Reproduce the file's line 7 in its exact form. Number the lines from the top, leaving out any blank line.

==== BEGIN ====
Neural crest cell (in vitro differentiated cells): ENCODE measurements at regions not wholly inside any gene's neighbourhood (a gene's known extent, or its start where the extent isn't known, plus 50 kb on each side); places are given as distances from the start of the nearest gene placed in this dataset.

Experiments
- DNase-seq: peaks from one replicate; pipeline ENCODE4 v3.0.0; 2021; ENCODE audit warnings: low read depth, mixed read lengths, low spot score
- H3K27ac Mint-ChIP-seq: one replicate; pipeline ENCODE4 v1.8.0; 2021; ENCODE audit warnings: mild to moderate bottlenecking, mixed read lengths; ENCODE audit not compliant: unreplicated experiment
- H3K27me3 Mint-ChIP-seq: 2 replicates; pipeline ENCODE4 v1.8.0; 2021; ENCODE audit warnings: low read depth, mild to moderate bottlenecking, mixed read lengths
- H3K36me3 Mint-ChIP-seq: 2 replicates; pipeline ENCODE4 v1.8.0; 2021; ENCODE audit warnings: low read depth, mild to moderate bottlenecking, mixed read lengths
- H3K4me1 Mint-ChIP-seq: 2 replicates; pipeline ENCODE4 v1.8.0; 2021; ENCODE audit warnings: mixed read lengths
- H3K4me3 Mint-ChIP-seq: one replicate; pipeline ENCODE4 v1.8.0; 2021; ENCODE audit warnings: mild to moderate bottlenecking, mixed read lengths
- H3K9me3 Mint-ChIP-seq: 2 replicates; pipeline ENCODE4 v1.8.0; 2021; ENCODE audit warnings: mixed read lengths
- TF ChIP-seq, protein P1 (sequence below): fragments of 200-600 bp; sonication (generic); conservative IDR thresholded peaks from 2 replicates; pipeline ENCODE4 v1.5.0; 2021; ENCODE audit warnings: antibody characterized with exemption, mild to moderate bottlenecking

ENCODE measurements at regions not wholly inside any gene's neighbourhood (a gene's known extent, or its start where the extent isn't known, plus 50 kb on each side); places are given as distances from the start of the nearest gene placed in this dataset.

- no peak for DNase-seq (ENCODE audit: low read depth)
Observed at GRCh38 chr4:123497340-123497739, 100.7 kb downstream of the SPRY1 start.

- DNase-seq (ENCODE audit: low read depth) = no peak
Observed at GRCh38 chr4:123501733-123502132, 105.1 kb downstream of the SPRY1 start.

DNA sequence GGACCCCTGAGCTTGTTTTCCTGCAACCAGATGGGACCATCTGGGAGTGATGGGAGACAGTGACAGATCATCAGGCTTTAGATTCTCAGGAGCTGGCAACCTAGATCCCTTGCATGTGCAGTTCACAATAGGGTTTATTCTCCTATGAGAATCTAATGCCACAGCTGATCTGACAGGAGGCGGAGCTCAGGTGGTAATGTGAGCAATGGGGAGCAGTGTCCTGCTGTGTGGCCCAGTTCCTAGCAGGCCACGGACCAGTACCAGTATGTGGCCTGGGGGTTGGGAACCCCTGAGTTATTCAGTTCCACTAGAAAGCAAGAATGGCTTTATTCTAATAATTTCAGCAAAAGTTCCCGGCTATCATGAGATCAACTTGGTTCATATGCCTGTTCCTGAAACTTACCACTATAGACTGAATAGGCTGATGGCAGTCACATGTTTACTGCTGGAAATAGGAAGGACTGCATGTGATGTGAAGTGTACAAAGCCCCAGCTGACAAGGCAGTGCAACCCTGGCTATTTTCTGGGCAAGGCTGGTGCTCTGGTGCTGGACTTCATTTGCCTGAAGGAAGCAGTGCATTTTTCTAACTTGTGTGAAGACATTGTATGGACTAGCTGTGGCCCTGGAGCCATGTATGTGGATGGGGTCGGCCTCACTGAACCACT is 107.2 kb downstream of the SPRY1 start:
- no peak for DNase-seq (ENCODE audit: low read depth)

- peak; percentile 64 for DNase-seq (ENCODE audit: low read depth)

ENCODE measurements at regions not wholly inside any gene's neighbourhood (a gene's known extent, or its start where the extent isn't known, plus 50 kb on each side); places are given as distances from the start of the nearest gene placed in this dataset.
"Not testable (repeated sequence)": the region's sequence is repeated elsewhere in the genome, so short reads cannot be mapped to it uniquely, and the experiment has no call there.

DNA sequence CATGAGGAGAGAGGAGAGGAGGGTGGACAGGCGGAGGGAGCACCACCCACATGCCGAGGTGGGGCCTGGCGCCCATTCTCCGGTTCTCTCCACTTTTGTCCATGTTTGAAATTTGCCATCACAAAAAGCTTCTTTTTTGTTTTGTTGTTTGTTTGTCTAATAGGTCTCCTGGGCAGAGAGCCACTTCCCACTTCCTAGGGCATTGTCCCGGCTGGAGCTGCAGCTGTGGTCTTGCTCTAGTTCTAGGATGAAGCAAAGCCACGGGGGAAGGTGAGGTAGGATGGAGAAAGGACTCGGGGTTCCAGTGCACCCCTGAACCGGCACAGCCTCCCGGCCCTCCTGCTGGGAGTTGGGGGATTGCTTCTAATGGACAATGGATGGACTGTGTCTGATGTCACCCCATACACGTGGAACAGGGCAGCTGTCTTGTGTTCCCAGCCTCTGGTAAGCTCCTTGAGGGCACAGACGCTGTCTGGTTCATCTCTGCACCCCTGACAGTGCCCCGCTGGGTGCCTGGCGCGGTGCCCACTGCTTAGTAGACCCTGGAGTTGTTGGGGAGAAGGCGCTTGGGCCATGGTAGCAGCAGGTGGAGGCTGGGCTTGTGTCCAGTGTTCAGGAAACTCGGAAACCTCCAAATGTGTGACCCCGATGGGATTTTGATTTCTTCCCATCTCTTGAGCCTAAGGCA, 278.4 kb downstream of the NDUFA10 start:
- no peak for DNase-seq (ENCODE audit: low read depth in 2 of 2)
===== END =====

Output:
- H3K4me1 Mint-ChIP-seq: 2 replicates; pipeline ENCODE4 v1.8.0; 2021; ENCODE audit warnings: mixed read lengths